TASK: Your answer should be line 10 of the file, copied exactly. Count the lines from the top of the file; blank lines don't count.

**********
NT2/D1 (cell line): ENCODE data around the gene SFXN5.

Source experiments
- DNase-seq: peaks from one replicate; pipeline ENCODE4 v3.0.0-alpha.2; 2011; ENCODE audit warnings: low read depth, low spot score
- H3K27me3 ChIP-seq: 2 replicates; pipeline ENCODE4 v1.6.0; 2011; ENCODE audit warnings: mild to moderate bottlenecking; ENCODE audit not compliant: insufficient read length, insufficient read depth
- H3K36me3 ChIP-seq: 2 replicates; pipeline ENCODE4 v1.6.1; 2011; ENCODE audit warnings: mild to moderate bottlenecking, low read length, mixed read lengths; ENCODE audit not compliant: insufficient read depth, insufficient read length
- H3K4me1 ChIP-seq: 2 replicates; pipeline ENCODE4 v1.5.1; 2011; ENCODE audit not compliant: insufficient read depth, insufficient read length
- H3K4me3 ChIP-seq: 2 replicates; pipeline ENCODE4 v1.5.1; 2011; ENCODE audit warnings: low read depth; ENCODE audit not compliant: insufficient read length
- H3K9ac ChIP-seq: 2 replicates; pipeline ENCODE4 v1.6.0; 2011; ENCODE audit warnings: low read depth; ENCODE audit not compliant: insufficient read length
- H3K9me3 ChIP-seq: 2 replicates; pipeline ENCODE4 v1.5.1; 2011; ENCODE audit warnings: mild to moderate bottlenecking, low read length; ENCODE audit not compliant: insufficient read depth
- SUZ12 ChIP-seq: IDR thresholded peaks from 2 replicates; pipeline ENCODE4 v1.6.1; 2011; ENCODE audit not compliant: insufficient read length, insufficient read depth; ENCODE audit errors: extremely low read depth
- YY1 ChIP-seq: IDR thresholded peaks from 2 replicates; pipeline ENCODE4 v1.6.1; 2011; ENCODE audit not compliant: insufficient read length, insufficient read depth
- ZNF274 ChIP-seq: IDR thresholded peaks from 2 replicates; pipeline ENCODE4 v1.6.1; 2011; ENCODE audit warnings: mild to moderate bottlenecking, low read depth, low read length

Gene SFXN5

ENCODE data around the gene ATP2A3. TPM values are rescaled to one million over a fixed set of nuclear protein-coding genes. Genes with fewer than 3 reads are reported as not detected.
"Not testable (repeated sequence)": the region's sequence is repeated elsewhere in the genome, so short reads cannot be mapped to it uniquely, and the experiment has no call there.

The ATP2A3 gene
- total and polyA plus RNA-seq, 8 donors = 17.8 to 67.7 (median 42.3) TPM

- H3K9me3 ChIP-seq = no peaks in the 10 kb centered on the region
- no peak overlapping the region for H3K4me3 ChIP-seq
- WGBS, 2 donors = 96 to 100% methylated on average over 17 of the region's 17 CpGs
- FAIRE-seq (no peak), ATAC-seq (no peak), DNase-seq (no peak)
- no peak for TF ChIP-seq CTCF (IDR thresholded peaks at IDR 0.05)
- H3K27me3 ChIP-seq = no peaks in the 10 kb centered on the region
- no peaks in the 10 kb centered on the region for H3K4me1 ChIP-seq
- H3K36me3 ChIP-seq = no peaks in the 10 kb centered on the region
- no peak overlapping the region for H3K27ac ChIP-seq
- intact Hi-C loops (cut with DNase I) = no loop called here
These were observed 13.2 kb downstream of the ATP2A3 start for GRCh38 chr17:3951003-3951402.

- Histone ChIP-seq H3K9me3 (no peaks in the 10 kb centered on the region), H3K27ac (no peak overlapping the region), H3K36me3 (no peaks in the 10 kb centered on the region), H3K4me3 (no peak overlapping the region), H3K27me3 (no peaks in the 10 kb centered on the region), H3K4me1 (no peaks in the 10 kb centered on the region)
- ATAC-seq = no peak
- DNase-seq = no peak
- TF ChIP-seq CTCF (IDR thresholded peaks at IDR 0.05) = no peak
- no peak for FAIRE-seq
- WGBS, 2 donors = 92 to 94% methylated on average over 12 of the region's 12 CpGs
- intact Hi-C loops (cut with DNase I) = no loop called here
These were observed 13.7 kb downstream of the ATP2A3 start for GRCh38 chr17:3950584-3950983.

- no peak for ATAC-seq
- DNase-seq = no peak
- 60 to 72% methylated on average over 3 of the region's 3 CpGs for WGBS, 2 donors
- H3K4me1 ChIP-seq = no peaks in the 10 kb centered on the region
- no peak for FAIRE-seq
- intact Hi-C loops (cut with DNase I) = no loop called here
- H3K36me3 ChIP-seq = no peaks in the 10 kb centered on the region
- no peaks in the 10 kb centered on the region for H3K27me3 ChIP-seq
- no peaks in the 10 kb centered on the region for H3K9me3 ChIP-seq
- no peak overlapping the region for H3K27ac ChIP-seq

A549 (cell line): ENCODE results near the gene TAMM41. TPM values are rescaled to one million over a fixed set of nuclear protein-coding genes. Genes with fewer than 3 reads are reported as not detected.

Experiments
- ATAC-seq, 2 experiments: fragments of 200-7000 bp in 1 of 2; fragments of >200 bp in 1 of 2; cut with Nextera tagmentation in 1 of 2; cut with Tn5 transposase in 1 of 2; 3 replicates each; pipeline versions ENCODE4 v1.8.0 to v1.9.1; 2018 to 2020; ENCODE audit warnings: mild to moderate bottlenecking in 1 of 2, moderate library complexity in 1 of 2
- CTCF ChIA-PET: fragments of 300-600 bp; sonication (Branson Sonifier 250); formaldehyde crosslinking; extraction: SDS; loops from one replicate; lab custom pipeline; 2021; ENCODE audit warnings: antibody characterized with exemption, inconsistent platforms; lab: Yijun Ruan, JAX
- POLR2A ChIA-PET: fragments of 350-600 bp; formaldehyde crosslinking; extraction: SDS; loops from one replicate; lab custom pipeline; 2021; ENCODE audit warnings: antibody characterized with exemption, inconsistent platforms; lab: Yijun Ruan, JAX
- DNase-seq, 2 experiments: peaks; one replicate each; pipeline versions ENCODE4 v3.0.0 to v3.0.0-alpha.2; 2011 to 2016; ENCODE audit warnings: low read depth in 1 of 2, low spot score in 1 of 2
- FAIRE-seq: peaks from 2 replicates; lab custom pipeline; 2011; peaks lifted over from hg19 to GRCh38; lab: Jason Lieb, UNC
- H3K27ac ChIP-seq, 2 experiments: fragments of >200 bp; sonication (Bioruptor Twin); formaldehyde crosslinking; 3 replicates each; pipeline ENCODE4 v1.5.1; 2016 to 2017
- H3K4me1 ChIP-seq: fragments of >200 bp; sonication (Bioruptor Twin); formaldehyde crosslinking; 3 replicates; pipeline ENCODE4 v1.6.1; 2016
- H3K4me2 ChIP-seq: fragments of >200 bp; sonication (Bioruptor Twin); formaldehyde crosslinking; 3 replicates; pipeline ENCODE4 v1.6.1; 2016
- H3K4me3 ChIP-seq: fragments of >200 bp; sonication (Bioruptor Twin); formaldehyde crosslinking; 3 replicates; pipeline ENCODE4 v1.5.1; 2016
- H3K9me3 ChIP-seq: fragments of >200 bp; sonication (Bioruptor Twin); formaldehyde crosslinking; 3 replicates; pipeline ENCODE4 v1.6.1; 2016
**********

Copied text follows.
- SUZ12 ChIP-seq: IDR thresholded peaks from 2 replicates; pipeline ENCODE4 v1.6.1; 2011; ENCODE audit not compliant: insufficient read length, insufficient read depth; ENCODE audit errors: extremely low read depth